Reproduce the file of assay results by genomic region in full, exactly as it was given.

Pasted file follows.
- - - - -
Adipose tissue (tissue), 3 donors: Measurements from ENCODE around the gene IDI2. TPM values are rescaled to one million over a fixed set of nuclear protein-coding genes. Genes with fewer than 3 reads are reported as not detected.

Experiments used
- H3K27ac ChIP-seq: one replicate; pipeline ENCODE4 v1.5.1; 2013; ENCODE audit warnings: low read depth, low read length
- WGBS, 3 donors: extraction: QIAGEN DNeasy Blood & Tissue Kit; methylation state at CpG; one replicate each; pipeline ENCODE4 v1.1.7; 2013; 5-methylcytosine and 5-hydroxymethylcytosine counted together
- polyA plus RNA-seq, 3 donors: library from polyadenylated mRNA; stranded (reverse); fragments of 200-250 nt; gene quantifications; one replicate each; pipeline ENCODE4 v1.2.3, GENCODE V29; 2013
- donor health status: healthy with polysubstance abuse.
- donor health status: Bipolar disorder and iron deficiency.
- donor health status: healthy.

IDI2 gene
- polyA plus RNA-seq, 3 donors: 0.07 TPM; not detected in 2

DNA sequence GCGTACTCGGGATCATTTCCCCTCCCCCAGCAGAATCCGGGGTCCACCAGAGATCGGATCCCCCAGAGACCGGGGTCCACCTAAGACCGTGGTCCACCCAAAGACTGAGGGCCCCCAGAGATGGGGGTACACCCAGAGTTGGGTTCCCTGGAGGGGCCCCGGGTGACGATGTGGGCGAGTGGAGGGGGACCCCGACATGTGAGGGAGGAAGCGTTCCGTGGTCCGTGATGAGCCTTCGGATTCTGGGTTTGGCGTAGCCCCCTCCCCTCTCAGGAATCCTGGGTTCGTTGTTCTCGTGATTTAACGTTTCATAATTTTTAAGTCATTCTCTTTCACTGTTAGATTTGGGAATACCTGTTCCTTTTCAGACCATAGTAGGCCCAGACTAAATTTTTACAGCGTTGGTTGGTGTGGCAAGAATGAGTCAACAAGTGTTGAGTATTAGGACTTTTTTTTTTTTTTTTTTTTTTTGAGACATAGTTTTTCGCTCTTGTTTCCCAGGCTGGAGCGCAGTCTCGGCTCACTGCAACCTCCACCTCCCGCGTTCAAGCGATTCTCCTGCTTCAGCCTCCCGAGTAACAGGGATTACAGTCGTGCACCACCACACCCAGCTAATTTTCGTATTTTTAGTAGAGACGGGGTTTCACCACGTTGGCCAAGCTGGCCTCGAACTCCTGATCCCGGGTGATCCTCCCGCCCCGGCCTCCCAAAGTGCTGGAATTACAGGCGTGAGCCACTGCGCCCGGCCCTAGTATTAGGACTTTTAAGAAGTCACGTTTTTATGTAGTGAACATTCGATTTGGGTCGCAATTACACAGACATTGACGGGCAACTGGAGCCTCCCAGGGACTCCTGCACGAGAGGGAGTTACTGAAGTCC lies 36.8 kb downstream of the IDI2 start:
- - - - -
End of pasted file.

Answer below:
Adipose tissue (tissue), 3 donors: Measurements from ENCODE around the gene IDI2. TPM values are rescaled to one million over a fixed set of nuclear protein-coding genes. Genes with fewer than 3 reads are reported as not detected.

Experiments used
- H3K27ac ChIP-seq: one replicate; pipeline ENCODE4 v1.5.1; 2013; ENCODE audit warnings: low read depth, low read length
- WGBS, 3 donors: extraction: QIAGEN DNeasy Blood & Tissue Kit; methylation state at CpG; one replicate each; pipeline ENCODE4 v1.1.7; 2013; 5-methylcytosine and 5-hydroxymethylcytosine counted together
- polyA plus RNA-seq, 3 donors: library from polyadenylated mRNA; stranded (reverse); fragments of 200-250 nt; gene quantifications; one replicate each; pipeline ENCODE4 v1.2.3, GENCODE V29; 2013
- donor health status: healthy with polysubstance abuse.
- donor health status: Bipolar disorder and iron deficiency.
- donor health status: healthy.

IDI2 gene
- polyA plus RNA-seq, 3 donors: 0.07 TPM; not detected in 2

DNA sequence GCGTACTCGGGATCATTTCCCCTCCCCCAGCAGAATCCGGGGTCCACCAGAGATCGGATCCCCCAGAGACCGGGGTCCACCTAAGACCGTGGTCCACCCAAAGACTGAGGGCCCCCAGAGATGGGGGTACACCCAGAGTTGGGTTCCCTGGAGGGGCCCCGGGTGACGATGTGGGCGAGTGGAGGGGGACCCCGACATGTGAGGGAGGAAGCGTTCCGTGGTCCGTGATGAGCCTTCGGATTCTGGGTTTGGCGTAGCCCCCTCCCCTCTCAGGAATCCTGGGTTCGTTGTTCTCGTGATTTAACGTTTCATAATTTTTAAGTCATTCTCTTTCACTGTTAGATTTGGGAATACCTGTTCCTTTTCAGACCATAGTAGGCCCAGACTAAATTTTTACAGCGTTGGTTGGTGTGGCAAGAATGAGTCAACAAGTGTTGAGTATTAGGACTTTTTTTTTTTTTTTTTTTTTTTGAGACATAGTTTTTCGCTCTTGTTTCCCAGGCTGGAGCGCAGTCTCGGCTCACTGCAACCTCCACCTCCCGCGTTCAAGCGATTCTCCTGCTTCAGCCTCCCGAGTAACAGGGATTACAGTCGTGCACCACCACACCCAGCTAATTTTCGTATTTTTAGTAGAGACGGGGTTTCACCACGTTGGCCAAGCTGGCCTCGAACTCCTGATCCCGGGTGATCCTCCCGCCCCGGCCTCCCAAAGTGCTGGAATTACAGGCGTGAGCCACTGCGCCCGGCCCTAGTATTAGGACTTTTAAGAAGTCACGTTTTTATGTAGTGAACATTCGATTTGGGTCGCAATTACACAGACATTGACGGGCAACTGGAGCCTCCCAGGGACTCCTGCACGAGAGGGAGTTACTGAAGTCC lies 36.8 kb downstream of the IDI2 start: